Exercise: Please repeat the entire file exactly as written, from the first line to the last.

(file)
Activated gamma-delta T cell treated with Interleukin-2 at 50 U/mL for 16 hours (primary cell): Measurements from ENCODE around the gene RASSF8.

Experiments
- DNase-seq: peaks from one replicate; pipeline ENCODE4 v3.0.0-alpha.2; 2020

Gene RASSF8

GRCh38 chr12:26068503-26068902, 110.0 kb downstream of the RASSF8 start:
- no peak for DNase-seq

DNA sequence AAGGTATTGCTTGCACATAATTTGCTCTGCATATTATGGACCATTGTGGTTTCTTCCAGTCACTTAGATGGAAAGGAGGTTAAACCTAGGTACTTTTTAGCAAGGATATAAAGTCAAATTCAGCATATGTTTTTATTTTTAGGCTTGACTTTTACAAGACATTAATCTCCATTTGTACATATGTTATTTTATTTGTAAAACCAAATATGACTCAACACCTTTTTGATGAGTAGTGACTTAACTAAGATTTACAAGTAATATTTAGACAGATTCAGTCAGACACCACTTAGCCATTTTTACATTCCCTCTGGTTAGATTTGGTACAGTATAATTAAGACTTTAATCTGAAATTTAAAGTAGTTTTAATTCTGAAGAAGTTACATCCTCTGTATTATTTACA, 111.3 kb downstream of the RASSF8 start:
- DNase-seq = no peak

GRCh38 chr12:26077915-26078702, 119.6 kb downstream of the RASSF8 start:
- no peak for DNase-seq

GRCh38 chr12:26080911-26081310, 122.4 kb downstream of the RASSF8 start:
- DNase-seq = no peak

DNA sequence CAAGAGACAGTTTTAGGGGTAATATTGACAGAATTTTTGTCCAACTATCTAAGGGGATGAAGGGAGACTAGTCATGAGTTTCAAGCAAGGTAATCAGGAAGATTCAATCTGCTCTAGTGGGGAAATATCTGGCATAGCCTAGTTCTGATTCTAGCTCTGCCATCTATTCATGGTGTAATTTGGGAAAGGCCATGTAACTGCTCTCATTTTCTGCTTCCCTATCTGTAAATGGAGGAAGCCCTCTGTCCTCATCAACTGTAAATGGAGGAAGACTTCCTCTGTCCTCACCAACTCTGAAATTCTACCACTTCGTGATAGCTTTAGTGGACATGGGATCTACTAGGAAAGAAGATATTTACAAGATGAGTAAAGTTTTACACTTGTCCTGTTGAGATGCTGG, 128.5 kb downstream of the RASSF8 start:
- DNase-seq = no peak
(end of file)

Activated gamma-delta T cell treated with Interleukin-2 at 50 U/mL for 16 hours (primary cell): Measurements from ENCODE around the gene RASSF8.

Experiments
- DNase-seq: peaks from one replicate; pipeline ENCODE4 v3.0.0-alpha.2; 2020

Gene RASSF8

GRCh38 chr12:26068503-26068902, 110.0 kb downstream of the RASSF8 start:
- no peak for DNase-seq

DNA sequence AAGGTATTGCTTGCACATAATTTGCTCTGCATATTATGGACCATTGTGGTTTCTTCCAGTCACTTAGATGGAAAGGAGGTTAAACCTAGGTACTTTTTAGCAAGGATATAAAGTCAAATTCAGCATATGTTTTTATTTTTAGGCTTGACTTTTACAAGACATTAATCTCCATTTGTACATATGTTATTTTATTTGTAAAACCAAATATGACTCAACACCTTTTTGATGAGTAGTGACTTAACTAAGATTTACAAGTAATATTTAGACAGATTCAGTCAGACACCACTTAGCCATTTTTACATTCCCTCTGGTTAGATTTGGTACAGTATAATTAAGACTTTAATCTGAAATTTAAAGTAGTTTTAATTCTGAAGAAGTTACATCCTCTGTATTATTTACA, 111.3 kb downstream of the RASSF8 start:
- DNase-seq = no peak

GRCh38 chr12:26077915-26078702, 119.6 kb downstream of the RASSF8 start:
- no peak for DNase-seq

GRCh38 chr12:26080911-26081310, 122.4 kb downstream of the RASSF8 start:
- DNase-seq = no peak

DNA sequence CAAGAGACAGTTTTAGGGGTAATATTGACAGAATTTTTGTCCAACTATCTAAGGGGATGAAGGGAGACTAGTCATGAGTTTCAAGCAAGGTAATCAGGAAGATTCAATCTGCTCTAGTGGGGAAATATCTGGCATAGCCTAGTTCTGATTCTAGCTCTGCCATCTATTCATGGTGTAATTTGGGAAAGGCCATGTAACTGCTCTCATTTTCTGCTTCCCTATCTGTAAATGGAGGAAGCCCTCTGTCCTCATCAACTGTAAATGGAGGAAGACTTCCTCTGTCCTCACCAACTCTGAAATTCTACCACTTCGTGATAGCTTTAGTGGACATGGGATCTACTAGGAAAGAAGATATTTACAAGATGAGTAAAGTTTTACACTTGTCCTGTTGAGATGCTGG, 128.5 kb downstream of the RASSF8 start:
- DNase-seq = no peak